In this section, we present the results of our experiments. We begin by finding an appropriate memory size to use for this task. Then we explore our agent's ability to learn time-varying and nondeterministic defender behavior, introducing a more sophisticated memory storage technique.
While examining the results, keep in mind that even if the agent used the functions and to decide whether to shoot or to pass, the success rate would be significantly less than 100% (it would differ for different defender speeds): there were many defender starting positions for which neither shooting nor passing led to a goal (see Figure 2).
Figure 2: For different defender starting positions (solid rectangle), the agent can score when a) shooting, b) passing, c) neither, or d) both.
For example, from our experiments with the defender moving at a constant speed of 50, we found that an agent acting optimally scores 73.6% of the time; an agent acting randomly scores only 41.3% of the time. These values set good reference points for evaluating our learning agent's performance. We indicate the scoring rate of an optimally acting agent on our graphs.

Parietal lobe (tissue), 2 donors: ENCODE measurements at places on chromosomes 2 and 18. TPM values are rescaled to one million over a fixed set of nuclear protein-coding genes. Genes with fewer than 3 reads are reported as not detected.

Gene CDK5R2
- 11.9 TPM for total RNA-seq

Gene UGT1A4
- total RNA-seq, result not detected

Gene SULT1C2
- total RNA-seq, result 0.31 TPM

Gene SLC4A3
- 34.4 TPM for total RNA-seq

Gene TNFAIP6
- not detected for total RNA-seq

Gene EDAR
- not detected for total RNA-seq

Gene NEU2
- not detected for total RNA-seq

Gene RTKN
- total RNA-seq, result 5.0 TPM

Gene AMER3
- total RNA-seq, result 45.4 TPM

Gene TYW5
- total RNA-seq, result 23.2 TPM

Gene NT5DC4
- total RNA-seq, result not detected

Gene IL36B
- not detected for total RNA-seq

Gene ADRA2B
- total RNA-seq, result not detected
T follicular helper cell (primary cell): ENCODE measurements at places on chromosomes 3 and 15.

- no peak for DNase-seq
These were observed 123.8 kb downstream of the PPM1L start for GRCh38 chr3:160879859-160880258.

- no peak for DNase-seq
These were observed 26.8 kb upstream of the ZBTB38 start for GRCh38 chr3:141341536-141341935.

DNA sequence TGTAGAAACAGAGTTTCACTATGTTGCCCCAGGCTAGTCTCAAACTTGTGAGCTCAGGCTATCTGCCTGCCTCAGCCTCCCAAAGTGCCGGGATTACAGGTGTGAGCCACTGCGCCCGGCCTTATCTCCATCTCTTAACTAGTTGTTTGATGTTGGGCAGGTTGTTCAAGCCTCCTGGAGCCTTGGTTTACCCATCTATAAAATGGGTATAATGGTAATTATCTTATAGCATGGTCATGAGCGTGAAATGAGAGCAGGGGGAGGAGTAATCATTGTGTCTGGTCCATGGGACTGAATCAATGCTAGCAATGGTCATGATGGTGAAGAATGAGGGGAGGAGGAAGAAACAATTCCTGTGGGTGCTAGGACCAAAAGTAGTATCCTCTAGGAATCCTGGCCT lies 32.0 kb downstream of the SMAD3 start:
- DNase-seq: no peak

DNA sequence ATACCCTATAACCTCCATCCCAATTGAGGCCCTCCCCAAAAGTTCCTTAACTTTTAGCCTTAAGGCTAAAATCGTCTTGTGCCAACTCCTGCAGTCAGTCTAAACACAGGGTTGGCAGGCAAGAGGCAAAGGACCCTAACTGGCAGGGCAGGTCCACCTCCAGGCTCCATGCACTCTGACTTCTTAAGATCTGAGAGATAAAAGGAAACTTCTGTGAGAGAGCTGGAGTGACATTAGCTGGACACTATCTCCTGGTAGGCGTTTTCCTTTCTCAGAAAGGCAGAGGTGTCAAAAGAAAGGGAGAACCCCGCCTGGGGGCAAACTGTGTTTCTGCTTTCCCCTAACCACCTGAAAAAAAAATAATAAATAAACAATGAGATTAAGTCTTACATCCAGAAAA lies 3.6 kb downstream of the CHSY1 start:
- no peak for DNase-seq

In order to increase the optimal success rate, we also experimented with allowing the agent not to act when for a given defender position, i.e. when neither shooting nor passing was likely to work. The agent then scored 100% of the time by waiting until the defender moved into a position in which scoring was possible. In this setup, however, we had a difficult time collecting meaningful results, since the agent learned how to score when the defender was in a single position and then only acted when it was near that position. Therefore, we required the agent to act immediately.